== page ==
According to National Reserve Study Standards (see complete standards here), an evaluation of Reserve Fund Strength is one of the three primary results from a Reserve Study (the current component list, the current strength of the Reserve Fund, and the current recommendation for Reserve contributions).
Reserve Fund Strength is most appropriately measured in terms of Percent Funded, which reports the size of the association’s Reserves (as of the first day of the fiscal year) compared to the deterioration of the Reserve components (again, as-of the first day of the fiscal year). In this way, you are measuring how well the Reserve Fund compares to the deterioration it was designed to offset, not a vague notion about a cash balance that “feels” good.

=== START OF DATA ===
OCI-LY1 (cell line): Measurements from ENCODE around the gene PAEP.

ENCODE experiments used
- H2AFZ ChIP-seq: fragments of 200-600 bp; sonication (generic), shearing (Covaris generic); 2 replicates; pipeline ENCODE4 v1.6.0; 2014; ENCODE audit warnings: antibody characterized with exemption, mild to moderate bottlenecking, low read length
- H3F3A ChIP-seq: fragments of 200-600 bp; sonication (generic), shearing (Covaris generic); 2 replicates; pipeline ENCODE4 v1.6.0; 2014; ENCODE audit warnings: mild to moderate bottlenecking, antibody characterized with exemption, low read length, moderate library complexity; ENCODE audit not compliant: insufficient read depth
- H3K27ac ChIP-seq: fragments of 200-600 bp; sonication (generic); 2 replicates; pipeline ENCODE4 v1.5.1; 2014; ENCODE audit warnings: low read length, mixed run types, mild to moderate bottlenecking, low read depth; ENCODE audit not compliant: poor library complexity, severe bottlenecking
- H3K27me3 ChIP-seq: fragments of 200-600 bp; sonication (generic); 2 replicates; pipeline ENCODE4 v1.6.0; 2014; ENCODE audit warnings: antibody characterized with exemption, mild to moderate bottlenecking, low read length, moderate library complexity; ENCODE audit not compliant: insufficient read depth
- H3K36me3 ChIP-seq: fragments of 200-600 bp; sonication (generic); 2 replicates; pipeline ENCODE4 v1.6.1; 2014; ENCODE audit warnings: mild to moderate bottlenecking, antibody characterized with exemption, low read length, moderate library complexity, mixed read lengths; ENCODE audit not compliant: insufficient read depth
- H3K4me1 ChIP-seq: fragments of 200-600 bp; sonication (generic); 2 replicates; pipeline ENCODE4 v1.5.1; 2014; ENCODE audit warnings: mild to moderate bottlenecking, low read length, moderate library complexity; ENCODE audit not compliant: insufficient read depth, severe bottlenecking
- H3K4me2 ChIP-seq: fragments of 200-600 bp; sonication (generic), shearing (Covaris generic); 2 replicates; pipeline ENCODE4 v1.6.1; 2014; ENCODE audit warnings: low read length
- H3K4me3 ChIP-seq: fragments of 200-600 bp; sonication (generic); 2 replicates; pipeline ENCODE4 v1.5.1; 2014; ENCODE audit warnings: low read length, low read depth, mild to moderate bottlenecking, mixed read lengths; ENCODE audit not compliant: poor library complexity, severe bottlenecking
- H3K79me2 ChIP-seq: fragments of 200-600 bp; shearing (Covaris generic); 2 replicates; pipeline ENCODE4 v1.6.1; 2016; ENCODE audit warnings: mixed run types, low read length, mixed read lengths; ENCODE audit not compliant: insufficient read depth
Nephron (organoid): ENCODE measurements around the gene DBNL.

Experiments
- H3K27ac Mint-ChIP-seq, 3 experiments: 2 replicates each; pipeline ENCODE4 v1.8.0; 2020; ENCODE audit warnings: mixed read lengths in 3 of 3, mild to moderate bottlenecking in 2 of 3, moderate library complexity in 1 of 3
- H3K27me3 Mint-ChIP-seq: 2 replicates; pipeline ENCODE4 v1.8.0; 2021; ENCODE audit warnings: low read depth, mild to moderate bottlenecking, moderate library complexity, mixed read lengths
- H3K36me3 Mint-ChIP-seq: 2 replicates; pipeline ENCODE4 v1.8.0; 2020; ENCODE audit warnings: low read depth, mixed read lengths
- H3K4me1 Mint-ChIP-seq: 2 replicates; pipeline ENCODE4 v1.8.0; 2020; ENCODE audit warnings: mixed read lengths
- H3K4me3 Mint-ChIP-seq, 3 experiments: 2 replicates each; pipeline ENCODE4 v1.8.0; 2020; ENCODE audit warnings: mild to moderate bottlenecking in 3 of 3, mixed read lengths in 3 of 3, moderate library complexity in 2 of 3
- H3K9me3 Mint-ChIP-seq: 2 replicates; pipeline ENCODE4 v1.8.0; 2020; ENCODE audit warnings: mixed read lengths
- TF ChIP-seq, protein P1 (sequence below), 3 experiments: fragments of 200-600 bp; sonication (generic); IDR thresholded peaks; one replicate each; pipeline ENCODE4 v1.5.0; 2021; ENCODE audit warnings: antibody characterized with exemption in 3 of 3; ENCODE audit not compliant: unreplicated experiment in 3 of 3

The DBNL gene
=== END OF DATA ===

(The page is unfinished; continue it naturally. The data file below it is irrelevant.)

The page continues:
It is important to note that a measure of Reserve Fund Strength is independent from whichever future funding objective is chosen, or whichever funding method is chosen. Those two things affect the future. You’ll want to know your current Percent Funded, because it clearly reports your Reserve strength now. National Reserve Study Standards support the philosophy that you should clearly know “where you are” before you strike out towards a future objective.
BTW – We consistently recommend our clients become Fully Funded. This is because Fully Funded is the “bulls eye” of financial responsibility, whereas Baseline Funded represents the edge of the target (barely enough cash to keep the Reserve Fund positive). On average, Fully Funded contributions are only 13% higher than Baseline contributions, so becoming Fully Funded is not cost-prohibitive. Baseline Funded associations regularly experience unsettling deferred maintenance or disruptive special assessments, so one could argue that there are no real “savings” by pursuing a Baseline Funded objective.